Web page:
Do You Think First Responders Should Be Given Time Off For Emotional Trauma?
In the aftermath of the Sandy Hook Elementary School massacre, a few Newton cops are suffering from severe emotional distress and are unable to return to work. About 15 police officers have been “critically affected” by the horror they witnessed as first responders, and a handful of them have been taking sick leave to try to recover from the trauma.
That sick leave is about to run out though, and the officers will be left without a paycheck. The union, Council 15 of the American Federation of State, County and Municipal Employees, is advocating for lawmakers for expanded workers’ compensation benefits for witnesses of horrific crime scenes. Currently, employees are only covered for mental impairment “as the result of using or being subjected to deadly force -- but not for those who witness crime scenes with mass casualties.”
On December 14, Adam Lanza walked into two first grade classrooms and repeatedly shot and killed 20 children and six adults, before turning the gun on himself. The children were shot between two and eleven times each, and most died on scene. There is no known motivation for shooting.
This is probably the worst crime scene that a cop will ever walk into. By the time the first responders got there, it was over. There was no adrenaline of walking into a live gunfight to distract from the dead children and the terrified faces of the survivors. There’s no sense, no reason, and nothing to be done but sweep the area and notify families. 20 families that each have to be told that their precious child has been murdered by a mad man.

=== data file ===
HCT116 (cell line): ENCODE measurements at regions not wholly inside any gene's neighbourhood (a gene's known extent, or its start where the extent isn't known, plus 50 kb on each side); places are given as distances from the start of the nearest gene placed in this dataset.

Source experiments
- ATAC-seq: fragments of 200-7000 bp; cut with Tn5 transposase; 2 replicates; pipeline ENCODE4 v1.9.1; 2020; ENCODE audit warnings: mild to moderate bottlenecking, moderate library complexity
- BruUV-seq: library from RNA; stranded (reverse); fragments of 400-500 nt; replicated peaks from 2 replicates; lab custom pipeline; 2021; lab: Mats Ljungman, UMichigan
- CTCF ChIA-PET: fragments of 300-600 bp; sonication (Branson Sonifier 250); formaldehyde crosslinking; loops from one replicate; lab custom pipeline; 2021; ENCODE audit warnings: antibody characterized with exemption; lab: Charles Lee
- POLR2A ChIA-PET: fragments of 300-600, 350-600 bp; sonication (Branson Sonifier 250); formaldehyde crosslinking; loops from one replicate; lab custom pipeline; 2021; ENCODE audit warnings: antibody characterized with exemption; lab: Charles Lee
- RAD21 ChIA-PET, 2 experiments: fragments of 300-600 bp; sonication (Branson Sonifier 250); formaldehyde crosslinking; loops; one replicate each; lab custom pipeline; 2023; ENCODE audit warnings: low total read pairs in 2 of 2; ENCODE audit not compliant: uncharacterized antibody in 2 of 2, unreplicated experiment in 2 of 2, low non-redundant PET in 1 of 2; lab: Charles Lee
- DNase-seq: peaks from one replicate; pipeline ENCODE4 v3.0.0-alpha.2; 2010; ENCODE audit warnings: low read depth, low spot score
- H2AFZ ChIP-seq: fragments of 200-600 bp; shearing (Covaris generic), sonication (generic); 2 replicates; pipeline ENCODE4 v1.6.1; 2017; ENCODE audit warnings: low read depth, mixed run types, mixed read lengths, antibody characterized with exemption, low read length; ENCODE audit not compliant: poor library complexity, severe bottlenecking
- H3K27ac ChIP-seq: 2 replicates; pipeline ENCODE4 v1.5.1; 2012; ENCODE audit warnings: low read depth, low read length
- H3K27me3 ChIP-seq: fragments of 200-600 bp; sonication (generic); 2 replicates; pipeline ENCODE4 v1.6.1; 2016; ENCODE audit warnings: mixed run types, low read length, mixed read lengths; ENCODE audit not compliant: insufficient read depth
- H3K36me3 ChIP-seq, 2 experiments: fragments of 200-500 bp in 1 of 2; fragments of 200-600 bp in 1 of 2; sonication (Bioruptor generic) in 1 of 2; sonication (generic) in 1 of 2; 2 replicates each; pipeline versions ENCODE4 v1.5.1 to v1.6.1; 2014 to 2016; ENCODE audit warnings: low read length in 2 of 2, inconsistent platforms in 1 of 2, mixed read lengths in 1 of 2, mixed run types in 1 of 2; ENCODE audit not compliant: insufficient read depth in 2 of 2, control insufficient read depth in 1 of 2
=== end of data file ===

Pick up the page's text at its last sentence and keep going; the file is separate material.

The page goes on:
I don’t blame the cops for not wanting to jump back into work after witnessing that kind of slaughter. When the names and ages of the victims were released, I felt sick to my stomach just seeing the letters and numbers in print -- I can’t imagine what those officers felt when they walked into Sandy Hook and saw what they saw.
Eric Brown, an attorney for the union, says that outside agencies have been providing counseling services, but officers taking time off to recover could use up their sick leave by early January. Providing an emotional trauma benefit provision for the cops would allow them to take more time to recover.
The issue will probably be debated and discussed in the next legislative session, when lawmakers will weigh the cost and potential for abuse against the need for such a measure in extreme cases. State Rep. Stephen Dargan, Democrat and co-chairman of the legislature’s public safety committee says, “We don’t want it to be used in an abusive way, but the circumstances are so horrific in Newtown. We need to protect those first-responders and give them all the help we can give them.”
Do you think the first-responder officers should be given time off for emotional trauma?